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Data Administration A Data Naming Practitioners Guide

Version Date: 8-31-95
Version #: 095-046
IRM Guideline 10, Version 1

DOCUMENT OVERVIEW
Purpose and Scope of This Document This document: 1) provides assistance to technical data practitioners who need to establish data naming policies, standards and methods, or create standard data names, 2) establishes "best practices" for data naming, and 3) provides "starter kit" standards and examples of standard data names.

Data names that are in the scope of this document include names for computerized data and data model objects . "Computerized data" is actual data that has been (or will be) collected, stored, or accessed by an organization or its customers in the course of doing business. Computerized data are destined for storage within a computer, and thus are given "standard data names" to provide unique identification. "Data model objects" describe business objects - persons, places, things or concepts -that are represented in a data model or business object model . Data model objects may, or may not, have counterparts in computerized data.

Physical data names are also created to represent computerized data within a system implementation. Physical data names meet syntax requirements of programming languages or data base managers. When implemented within a system, a single data item may end up with multiple physical data names. Since data names are used to identify and locate data, redundant data names can present a major challenge for accessing or sharing data. The problems of redundant data names can be addressed through the use of standard data names that represent an organization's data. A standard name provides a common point to which multiple physical names (also known as "aliases") can be linked. The links identify common data and show usage of the data across systems - an important first step toward being able to access the data. This document addresses the need for standard data names to be linked to physical data, but does not address standards for physical data names.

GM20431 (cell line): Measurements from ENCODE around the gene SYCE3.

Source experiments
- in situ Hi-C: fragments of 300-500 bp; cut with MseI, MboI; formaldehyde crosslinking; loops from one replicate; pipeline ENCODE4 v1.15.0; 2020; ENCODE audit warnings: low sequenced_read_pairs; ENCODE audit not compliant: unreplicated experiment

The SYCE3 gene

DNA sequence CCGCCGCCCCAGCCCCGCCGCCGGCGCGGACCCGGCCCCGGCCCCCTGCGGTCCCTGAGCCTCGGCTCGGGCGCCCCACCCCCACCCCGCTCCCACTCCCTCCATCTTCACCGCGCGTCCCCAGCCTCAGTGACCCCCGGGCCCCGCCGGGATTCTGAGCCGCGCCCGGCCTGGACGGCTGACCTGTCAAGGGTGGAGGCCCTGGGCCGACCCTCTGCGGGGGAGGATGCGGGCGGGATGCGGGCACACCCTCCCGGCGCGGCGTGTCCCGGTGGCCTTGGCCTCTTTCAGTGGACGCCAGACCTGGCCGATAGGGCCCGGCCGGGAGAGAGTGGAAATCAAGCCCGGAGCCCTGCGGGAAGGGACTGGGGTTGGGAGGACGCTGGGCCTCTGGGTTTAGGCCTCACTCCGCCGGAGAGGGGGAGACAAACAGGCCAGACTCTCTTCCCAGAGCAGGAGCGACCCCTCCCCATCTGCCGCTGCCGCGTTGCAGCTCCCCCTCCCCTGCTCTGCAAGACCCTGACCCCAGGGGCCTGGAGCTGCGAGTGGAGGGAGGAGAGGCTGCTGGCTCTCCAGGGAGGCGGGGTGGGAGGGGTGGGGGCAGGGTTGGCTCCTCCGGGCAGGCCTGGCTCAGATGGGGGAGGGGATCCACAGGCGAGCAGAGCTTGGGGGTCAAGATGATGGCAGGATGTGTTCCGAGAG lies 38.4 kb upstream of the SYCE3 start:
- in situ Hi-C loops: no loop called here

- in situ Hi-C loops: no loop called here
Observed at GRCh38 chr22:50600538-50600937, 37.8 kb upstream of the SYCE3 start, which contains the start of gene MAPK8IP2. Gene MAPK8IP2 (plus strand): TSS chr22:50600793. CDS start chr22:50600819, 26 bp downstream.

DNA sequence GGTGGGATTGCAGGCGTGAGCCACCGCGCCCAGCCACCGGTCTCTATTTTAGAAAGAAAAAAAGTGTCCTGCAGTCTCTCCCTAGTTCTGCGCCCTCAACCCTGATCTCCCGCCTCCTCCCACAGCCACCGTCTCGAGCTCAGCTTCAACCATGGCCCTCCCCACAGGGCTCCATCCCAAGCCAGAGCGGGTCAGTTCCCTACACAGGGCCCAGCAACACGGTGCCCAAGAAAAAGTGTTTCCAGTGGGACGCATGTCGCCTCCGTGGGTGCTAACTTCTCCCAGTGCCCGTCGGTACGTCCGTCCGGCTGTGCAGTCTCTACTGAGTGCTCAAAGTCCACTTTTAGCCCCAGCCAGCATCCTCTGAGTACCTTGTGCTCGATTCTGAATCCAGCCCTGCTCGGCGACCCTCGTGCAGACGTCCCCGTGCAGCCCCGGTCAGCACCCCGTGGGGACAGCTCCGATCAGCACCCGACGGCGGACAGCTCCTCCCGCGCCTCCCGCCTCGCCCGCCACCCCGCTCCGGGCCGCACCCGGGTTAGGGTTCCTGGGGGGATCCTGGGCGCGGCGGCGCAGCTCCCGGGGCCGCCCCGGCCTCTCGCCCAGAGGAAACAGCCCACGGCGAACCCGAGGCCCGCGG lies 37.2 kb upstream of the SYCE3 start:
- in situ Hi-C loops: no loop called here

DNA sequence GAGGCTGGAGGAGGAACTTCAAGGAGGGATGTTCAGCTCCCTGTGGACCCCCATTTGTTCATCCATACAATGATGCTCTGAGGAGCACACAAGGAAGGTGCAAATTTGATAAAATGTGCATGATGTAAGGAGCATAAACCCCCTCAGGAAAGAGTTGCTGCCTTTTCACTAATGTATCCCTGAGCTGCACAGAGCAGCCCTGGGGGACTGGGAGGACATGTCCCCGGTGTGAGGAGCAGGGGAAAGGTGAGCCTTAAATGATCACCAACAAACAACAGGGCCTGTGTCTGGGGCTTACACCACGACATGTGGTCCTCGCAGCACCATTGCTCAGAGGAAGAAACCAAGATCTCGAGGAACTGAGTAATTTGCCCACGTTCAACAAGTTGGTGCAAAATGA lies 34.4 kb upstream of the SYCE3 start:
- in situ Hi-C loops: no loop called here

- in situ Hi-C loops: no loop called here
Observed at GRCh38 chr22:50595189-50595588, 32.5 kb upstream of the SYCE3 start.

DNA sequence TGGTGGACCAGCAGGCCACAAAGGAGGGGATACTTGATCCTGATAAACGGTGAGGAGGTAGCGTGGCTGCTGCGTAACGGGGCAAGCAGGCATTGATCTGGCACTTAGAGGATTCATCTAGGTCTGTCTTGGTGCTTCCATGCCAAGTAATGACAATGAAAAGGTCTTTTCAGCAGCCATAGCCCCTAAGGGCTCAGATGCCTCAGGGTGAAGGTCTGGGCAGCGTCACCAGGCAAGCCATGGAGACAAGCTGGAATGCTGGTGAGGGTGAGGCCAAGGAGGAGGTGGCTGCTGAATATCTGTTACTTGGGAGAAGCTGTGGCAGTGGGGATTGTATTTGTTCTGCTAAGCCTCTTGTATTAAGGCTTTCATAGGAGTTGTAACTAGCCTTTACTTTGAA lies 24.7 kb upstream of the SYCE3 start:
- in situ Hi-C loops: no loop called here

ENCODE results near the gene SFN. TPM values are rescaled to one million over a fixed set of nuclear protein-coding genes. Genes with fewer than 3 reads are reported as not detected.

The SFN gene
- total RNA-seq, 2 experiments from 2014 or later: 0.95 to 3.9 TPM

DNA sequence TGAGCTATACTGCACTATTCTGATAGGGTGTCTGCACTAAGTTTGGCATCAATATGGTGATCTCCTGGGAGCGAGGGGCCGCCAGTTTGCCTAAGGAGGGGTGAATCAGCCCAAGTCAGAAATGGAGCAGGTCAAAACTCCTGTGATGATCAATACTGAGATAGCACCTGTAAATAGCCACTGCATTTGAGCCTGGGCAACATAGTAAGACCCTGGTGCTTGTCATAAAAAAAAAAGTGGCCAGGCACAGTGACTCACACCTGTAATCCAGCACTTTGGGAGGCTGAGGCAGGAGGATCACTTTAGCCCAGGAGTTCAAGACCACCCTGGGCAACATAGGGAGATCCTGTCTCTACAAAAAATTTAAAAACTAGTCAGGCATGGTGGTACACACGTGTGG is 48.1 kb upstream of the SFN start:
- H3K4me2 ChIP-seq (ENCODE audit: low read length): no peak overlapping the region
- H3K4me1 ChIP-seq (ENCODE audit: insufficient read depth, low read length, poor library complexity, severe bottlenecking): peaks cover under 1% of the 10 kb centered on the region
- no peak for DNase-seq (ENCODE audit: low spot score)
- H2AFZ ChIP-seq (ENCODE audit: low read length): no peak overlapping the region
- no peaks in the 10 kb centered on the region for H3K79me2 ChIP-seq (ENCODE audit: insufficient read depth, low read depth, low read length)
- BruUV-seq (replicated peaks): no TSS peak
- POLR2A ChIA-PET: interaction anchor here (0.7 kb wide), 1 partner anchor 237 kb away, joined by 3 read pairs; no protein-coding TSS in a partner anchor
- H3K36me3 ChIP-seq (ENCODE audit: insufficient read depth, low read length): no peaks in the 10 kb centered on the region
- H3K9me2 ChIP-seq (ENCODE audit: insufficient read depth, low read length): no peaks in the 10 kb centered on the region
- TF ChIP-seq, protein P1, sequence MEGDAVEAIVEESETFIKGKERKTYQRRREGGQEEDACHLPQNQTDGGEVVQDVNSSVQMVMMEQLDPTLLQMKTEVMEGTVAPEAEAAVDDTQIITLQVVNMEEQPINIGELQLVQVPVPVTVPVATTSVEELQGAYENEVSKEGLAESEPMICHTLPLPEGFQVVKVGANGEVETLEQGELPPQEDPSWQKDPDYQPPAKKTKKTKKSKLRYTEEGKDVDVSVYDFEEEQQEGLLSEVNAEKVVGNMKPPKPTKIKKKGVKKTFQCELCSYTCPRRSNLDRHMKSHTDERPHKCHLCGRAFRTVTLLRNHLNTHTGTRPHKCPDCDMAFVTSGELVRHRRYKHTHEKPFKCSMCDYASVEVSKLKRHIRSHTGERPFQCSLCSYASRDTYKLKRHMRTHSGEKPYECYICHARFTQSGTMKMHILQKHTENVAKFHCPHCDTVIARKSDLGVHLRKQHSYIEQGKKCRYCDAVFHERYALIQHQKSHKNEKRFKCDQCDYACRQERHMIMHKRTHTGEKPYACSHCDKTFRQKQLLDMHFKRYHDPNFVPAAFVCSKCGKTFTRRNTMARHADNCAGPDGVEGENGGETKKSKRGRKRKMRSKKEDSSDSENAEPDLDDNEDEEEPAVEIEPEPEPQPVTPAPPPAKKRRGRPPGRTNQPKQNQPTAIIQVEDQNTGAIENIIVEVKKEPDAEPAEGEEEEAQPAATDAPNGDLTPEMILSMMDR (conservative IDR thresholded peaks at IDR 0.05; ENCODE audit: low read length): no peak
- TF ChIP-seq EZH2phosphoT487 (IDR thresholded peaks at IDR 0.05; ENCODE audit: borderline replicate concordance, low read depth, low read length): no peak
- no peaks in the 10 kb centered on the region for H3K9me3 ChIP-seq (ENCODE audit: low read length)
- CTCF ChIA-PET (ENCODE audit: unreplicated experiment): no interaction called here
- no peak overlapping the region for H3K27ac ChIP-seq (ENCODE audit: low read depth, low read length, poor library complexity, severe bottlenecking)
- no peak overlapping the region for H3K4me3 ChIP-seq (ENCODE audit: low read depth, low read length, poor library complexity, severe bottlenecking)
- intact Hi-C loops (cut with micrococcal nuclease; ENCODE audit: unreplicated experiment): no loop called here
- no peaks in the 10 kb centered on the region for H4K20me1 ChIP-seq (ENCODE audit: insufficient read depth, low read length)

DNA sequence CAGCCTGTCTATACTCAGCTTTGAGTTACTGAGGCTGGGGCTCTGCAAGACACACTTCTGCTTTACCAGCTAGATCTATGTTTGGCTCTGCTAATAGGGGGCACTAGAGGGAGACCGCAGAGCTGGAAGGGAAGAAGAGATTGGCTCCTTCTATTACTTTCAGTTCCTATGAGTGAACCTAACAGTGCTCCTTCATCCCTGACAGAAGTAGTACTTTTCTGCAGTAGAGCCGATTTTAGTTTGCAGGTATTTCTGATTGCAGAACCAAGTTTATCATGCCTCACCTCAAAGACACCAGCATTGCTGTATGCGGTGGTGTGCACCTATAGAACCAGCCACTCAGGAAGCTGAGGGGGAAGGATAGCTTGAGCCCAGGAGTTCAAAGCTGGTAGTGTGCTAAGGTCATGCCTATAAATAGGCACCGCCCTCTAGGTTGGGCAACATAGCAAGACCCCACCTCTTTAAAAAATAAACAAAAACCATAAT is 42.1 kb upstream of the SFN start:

Data names must also be created for other kinds of data, such as system data and implementation data . System data is data about system objects, such as files or records. Implementation data is data used internally by systems, such as internal program counters. System data names and implementation data names are outside the scope of this document.

Audiences for This Document The intended audience for this document is technical data practitioners, such as data administrators, data modelers, systems analysts, data warehouse or repository implementers, data base administrators and those establishing vendor contract performance requirements. NOTE: Non-technical audiences may prefer to read the companion document: "Data Administration: A Data Naming Primer" instead of, or in addition to, this document.